while the manufacturer specified the linear stroke to be +/-14 mm.

Above pictures show the highly non-linear properties of the actuator in a loudspeaker driver. It also shows how we let ourselves be "cheated" by driver manufacturers in their specifications. On the other hand it is hardly possible to create a larger linear range without costly measures. It is also true to say that for higher frequencies with normal music the excursion levels will hardly be more than a few millimeter. It is only in the very low frequency range that large excursions are required to produce sufficient sound levels.

Next to this always present source of non-linearity another effect occurs, called "reluctance force", which is a unidirectional force, hence squared related to current (FI2), pulling the coil into the magnetic system, independent of the permanent magnet. The resulting distortion is as large as the above described effect and as a result harmonic distortion in uncontrolled hi-end subwoofers can reach values of 50 or even 100% at low frequencies with high sound levels.

3: Current Amplifier vs Voltage Amplifier

It was already mentioned that a voltage amplifier creates damping by velocity feedback. The main drawback of this principle is that the feedback signal is the induced motion voltage in the voice coil by the permanent magnetic field. This signal includes the same source of non-linearity as the force-to-current relation from the actuator, as it is determined by the non homogeneous magnetic field.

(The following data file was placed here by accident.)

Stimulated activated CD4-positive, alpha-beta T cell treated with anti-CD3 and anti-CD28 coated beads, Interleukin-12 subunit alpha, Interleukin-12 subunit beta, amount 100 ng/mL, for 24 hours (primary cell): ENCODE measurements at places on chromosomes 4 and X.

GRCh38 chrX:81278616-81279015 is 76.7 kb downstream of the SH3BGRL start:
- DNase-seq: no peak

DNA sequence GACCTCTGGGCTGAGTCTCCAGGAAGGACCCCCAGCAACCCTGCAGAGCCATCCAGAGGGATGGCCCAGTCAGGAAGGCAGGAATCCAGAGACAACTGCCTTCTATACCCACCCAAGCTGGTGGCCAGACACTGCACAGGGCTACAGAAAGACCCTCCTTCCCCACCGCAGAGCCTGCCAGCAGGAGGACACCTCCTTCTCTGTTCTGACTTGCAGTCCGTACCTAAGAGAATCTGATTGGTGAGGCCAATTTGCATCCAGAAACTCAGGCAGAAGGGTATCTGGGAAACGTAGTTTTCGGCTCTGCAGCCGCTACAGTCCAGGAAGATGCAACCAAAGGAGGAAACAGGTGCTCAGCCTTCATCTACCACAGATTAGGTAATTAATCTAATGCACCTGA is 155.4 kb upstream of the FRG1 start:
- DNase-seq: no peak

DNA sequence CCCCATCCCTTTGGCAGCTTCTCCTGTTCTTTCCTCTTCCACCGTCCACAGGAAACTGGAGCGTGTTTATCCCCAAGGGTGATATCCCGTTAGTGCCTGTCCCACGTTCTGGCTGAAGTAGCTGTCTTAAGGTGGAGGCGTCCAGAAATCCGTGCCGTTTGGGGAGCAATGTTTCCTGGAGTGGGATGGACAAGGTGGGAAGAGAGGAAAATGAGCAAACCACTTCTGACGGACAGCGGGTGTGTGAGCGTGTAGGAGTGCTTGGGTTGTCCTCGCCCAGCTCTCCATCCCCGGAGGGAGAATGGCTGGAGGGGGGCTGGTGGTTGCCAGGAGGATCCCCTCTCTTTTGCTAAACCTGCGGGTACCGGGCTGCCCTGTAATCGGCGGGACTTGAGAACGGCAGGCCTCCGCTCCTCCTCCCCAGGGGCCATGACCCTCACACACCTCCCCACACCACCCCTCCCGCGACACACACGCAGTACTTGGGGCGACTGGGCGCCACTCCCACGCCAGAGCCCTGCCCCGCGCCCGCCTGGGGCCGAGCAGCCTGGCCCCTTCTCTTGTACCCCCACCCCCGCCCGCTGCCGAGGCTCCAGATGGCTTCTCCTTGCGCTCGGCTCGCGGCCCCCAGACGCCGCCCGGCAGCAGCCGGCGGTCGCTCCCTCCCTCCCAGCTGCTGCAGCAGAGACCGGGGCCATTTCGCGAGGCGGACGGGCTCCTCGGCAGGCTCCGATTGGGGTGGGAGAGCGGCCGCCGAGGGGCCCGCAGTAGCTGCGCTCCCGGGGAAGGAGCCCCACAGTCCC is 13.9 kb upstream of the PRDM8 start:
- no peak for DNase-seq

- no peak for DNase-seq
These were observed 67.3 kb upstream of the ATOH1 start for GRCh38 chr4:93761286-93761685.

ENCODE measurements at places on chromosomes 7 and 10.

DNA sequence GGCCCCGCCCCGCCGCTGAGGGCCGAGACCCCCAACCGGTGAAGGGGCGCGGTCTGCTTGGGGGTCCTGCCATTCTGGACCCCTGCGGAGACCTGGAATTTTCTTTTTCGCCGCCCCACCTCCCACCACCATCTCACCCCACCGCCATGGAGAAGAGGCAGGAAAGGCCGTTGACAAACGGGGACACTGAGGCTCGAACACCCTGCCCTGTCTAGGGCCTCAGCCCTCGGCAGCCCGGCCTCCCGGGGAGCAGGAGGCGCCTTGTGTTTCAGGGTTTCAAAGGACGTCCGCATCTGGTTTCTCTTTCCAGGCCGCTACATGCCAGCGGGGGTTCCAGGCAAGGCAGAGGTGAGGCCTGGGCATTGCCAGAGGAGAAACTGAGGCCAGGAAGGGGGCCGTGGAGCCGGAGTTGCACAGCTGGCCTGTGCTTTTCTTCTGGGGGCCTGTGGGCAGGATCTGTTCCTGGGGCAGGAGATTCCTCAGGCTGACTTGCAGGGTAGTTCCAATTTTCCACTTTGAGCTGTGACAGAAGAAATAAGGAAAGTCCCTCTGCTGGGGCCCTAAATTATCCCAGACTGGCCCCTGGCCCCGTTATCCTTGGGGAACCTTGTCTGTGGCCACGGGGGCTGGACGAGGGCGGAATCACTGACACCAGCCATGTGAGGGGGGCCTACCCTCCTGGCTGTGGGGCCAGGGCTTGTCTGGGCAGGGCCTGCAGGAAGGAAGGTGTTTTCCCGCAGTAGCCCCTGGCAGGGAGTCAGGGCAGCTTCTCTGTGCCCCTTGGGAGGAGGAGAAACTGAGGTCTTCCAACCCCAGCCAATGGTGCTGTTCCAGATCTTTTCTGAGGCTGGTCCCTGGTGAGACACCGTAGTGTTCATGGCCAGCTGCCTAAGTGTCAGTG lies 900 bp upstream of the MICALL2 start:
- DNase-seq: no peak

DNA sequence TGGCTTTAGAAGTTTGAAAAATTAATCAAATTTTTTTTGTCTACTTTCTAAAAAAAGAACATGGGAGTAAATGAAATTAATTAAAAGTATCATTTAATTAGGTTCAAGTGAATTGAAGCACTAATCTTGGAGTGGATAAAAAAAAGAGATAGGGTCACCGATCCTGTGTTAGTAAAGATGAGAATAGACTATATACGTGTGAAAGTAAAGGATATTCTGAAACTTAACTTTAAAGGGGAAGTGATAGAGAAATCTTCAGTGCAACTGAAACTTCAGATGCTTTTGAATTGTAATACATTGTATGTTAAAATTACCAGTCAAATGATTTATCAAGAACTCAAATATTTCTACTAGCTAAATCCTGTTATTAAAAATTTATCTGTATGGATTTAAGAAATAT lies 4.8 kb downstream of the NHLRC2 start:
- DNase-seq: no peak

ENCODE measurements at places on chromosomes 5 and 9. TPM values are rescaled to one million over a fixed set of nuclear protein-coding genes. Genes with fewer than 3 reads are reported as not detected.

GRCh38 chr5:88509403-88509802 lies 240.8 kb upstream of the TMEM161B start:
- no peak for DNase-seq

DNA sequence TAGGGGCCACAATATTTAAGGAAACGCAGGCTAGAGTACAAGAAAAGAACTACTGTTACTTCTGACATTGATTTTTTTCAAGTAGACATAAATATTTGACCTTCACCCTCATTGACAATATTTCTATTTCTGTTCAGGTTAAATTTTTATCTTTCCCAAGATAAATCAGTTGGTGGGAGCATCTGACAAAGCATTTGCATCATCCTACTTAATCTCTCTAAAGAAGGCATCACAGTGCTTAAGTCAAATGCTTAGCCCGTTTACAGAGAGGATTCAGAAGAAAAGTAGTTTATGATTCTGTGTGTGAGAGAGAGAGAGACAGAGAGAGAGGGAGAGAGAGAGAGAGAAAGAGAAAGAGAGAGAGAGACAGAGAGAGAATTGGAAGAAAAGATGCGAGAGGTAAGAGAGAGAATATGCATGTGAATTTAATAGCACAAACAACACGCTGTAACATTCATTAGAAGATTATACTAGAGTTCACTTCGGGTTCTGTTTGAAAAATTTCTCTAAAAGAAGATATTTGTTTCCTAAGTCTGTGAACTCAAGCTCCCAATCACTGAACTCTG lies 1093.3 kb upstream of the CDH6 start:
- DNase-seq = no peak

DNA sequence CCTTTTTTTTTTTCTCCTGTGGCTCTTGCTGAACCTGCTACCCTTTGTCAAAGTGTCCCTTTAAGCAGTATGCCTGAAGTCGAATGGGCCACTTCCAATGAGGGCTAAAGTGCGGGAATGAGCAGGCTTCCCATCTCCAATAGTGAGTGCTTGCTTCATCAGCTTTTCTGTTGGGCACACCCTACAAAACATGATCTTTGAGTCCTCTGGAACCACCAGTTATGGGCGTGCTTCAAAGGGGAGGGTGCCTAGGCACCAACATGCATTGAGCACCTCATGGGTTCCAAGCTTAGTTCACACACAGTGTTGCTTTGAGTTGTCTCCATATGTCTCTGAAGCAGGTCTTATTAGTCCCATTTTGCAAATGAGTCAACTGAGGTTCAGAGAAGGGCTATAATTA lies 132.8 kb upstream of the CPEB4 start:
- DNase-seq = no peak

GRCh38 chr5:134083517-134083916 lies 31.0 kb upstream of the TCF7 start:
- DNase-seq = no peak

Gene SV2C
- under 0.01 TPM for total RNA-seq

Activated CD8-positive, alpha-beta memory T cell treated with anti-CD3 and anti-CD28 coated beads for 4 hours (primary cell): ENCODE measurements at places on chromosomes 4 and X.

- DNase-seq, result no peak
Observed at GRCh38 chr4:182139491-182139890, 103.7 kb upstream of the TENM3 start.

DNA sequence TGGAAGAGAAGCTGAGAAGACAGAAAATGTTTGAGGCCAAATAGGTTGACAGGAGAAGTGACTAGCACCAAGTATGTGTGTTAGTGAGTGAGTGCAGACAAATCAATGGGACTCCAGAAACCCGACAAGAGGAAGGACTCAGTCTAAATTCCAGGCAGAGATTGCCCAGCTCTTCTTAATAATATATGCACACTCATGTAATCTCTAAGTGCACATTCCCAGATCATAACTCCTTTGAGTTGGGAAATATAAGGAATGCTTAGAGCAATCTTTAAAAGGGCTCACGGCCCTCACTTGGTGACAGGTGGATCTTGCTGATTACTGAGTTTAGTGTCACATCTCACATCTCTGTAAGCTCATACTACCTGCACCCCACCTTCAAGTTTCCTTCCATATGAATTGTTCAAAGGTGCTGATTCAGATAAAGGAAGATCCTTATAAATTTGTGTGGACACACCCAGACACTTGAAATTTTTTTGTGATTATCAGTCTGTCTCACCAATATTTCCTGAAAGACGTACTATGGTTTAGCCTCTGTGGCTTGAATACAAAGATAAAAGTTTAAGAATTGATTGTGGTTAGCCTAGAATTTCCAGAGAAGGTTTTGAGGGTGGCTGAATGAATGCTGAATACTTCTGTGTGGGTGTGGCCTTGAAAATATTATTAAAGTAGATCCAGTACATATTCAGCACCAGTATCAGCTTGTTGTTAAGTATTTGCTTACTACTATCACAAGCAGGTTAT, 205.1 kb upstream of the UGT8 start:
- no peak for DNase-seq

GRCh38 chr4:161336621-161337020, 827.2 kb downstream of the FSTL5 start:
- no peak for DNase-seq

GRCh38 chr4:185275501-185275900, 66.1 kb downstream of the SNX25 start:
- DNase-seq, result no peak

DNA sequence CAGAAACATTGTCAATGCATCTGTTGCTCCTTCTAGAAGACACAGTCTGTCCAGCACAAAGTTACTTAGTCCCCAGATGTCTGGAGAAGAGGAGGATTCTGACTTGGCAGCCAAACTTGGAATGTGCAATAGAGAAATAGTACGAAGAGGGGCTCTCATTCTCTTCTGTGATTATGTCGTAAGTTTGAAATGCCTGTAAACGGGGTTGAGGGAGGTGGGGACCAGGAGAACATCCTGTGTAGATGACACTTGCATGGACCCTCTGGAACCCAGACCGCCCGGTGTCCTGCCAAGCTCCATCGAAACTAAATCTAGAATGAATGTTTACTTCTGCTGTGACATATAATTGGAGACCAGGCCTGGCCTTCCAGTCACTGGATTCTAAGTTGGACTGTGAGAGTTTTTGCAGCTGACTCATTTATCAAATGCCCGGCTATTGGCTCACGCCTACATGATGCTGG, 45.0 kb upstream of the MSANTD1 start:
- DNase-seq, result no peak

A second effect is related to the selfinductance of the voice coil, which is mainly determined by the part of the iron from the permanent magnet system that is located inside the coil. The current in the voice coil will modulate the magnetic field in this iron and due to the near saturation state of this iron by the permanent magnet, another non-linearity occurs in the effect of the selfinductance.
It is well know that this selfinductance creates a 1st-order low-pass filter characteristic above the frequency where the impedance by the selfinductance becomes larger than the resistance of the voice coil. What is less known is that it also increases distortion in a frequency range where the impedance of the selfinductance dominates but still is low enough to have a significant current flow, because of the near saturated iron inside the voice coil.
Driver manufacturers try to reduce this effect by applying copper rings inside the magnet system to increase the eddy currents, which partly reduce the self-inductance. Unfortunately it is impossible to cancel the effect completely, which is shown in below figures.

Distortion with voltage amplifier

In the figure at the left the frequency response of a subwoofer diaphragm was measured by an accelerometer with a voltage (blue) or current (red) amplifier. The voltage amplifier clearly reduces the Q (increased damping) of the resonance at 45 Hz, however the response at higher frequencies becomes lower due to the selfinductance. The second resonance peak at 1.8 kHz is due to the accelerometer and the response above that frequency is determined by a lot of breakup resonances. More important is the second plot that clearly shows the difference in distortion from 60 till 200 Hz.

4: Conclusions and Control Strategy Summary

If low distortion and lack of resonances in the useful frequency range is aimed for, the following needs to be done:

  1. Apply a current amplifier with a sufficiently high output impedance to minimise damping and distortion
  2. Apply acceleration feedback to virtually shift the resonance frequency to below 16-20 Hz
  3. Maximise feedback loopgain where the harmonics of the lowest frequencies occur
  4. Design the controller such that the phase and gain margins are sufficient.